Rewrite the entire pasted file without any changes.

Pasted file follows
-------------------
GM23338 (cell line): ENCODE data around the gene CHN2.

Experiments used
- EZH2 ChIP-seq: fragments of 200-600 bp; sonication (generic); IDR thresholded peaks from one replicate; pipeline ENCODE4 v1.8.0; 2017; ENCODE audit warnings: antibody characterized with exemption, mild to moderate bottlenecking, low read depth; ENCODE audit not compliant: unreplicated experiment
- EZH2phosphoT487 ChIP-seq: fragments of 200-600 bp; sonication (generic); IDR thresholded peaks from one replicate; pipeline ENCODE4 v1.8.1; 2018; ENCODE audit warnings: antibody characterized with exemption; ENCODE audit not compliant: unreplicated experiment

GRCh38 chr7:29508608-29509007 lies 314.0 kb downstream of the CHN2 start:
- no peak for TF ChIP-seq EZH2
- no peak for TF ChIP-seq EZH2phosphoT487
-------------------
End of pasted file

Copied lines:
GM23338 (cell line): ENCODE data around the gene CHN2.

Experiments used
- EZH2 ChIP-seq: fragments of 200-600 bp; sonication (generic); IDR thresholded peaks from one replicate; pipeline ENCODE4 v1.8.0; 2017; ENCODE audit warnings: antibody characterized with exemption, mild to moderate bottlenecking, low read depth; ENCODE audit not compliant: unreplicated experiment
- EZH2phosphoT487 ChIP-seq: fragments of 200-600 bp; sonication (generic); IDR thresholded peaks from one replicate; pipeline ENCODE4 v1.8.1; 2018; ENCODE audit warnings: antibody characterized with exemption; ENCODE audit not compliant: unreplicated experiment

GRCh38 chr7:29508608-29509007 lies 314.0 kb downstream of the CHN2 start:
- no peak for TF ChIP-seq EZH2
- no peak for TF ChIP-seq EZH2phosphoT487